'Alexa, are you invading my privacy?' – the dark side of our voice assistants

The Guardian

One day in 2017, Alexa went rogue. When Martin Josephson, who lives in London, came home from work, he heard his Amazon Echo Dot voice assistant spitting out fragmentary commands, seemingly based on his previous interactions with the device. It appeared to be regurgitating requests to book train tickets for journeys he had already taken and to record TV shows that he had already watched. Josephson had not said the wake word – "Alexa" – to activate it and nothing he said would stop it. It was, he says, "Kafkaesque". This was especially interesting because Josephson (not his real name) was a former Amazon employee.


Apple explains how it uses U.S. Census data and ML to make Siri a local

#artificialintelligence

Based in part on data from the U.S. Census Bureau, Apple has been able to tune Siri to better understand users based on where they are and what POIs they're more likely to ask about. Apple says machine learning on its own has helped improve automatic speech recognition for general language over the years, but "recognizing named entities, like small local businesses" has proved a performance bottleneck. We decided to improve Siri's ability to recognize names of local POIs by incorporating knowledge of the user's location into our speech recognition system. That's done partly by relying on data collected by the U.S. Census Bureau: We define geo regions based on the combined statistical areas (CSAs) [1] from U.S. Census Bureau. The CSAs consist of adjacent metropolitan areas that are economically and socially linked, as measured by commuting patterns.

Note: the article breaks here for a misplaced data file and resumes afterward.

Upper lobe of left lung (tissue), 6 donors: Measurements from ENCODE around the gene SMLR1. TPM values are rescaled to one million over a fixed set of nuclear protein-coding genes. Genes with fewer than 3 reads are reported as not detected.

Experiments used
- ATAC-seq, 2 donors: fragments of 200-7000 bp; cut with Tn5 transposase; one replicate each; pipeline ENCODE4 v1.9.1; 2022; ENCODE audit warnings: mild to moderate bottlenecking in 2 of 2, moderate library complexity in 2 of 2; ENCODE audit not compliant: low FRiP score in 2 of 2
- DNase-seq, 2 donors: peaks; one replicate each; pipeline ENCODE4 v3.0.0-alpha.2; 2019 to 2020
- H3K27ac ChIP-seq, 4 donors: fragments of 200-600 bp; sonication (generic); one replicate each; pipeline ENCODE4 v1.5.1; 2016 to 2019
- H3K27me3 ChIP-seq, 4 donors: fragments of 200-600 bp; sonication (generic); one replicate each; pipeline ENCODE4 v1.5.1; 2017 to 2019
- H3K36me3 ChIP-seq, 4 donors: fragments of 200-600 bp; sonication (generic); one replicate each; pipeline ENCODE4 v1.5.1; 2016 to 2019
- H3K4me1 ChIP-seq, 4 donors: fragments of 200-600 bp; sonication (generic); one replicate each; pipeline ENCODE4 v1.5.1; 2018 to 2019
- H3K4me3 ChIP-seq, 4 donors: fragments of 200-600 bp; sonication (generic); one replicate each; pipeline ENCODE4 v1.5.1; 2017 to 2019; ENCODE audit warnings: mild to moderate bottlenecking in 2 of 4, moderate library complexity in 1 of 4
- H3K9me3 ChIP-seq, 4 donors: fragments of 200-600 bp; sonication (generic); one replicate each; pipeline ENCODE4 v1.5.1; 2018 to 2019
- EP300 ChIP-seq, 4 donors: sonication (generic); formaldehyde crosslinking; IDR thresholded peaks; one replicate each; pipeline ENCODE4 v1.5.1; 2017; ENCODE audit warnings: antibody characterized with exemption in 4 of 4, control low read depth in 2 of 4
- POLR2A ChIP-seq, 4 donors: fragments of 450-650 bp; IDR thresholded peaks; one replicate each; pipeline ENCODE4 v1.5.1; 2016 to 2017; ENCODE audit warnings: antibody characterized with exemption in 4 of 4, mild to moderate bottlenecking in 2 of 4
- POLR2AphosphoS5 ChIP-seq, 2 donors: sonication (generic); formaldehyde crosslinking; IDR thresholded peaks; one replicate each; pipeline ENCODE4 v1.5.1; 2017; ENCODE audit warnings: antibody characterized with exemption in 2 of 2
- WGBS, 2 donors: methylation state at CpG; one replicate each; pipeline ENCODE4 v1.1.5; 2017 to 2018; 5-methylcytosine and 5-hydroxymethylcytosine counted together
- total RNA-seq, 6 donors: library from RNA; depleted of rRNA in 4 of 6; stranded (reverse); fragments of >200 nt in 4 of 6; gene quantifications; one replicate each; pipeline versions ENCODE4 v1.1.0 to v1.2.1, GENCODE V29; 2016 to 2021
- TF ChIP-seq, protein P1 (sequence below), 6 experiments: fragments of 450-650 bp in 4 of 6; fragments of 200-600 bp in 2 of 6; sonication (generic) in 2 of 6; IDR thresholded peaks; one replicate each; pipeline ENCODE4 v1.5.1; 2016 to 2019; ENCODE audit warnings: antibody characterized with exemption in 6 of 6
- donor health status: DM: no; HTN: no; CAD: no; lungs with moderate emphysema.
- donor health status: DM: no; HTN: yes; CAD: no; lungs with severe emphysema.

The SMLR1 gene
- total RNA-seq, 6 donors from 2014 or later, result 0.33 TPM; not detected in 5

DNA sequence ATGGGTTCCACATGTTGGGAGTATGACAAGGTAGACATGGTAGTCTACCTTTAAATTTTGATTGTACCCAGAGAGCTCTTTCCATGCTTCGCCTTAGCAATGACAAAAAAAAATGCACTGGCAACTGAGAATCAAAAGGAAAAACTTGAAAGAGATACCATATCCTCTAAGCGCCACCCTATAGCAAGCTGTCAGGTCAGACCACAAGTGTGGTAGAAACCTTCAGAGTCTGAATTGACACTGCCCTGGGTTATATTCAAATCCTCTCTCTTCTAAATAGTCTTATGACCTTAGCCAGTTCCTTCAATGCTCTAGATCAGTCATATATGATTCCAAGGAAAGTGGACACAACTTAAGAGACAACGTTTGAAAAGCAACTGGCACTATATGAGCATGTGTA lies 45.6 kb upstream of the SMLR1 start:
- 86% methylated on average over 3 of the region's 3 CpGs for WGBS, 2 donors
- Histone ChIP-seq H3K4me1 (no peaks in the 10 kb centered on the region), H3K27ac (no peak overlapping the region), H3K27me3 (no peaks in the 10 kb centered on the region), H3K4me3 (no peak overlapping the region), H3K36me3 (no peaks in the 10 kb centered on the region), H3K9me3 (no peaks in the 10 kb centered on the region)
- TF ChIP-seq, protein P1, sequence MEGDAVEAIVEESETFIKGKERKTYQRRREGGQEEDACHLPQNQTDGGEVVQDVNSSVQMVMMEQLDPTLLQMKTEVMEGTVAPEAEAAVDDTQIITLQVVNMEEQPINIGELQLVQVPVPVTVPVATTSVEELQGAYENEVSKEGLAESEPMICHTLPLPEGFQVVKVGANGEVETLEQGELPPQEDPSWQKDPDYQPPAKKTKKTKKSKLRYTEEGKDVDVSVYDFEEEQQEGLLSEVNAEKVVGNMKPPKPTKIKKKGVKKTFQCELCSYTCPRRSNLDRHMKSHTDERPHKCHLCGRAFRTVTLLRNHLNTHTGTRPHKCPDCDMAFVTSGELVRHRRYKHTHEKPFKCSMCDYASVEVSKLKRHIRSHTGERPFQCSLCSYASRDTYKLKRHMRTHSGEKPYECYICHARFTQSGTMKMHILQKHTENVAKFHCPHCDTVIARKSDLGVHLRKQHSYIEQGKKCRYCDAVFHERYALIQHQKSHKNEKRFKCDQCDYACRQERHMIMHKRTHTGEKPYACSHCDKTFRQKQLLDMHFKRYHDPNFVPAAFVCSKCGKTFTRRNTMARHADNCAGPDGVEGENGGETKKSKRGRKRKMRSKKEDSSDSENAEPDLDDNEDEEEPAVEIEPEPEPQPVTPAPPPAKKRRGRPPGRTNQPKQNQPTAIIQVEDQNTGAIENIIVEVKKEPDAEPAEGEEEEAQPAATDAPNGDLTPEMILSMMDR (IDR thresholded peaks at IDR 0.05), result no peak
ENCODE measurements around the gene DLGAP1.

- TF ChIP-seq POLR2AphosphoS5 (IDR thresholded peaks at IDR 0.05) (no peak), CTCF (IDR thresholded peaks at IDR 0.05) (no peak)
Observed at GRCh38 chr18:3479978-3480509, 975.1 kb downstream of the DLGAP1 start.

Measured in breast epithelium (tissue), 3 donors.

Detroit auto show: Tech giants take the wheel in voice recognition systems

USATODAY - Tech Top Stories

A link has been posted to your Facebook feed. Can you fix voice recognition in new cars? After years of designing their own often-faulty voice recognition systems, auto companies are handing the reins over to tech giants that have already developed the technology for their devices. The trend is on full display at the 2019 Detroit auto show, where automakers are showcasing new vehicles with increasingly common systems that allow drivers to plug in their phones and bypass built-in infotainment systems. Using spoken commands to tune the radio, make a call or get directions has required patience, awkward pronunciation and frequent do-overs ever since it became possible in some vehicles earlier this century.


Raspberry Pi: Google plans more AI projects to follow DIY voice recognition kit

ZDNet

The Kit originally came with a copy of the Raspberry Pi Magazine. Google is working on more artificial intelligence projects to follow its Voice Kit for Raspberry Pi. Four ways to explore the use of voice technology for your business. Google's AIY Voice Kit is a do-it-yourself voice-recognition kit for Raspberry Pi-based maker projects. The initial run of the kits sold out in a few hours, but Google said more will be available for purchase in stores and online in the US in the coming weeks, and the kit will be available elsewhere by the end of the year.


Are Microsoft And VocalZoom The Peanut Butter And Chocolate Of Voice Recognition?

#artificialintelligence

Moore's law has driven silicon chip circuitry to the point where we are surrounded by devices equipped with microprocessors. The devices are frequently wonderful; communicating with them – not so much. Pressing buttons on smart devices or keyboards is often clumsy and never the method of choice when effective voice communication is possible. The keyword in the previous sentence is "effective". Technology has advanced to the point where we are in the early stages of being able to communicate with our devices using voice recognition.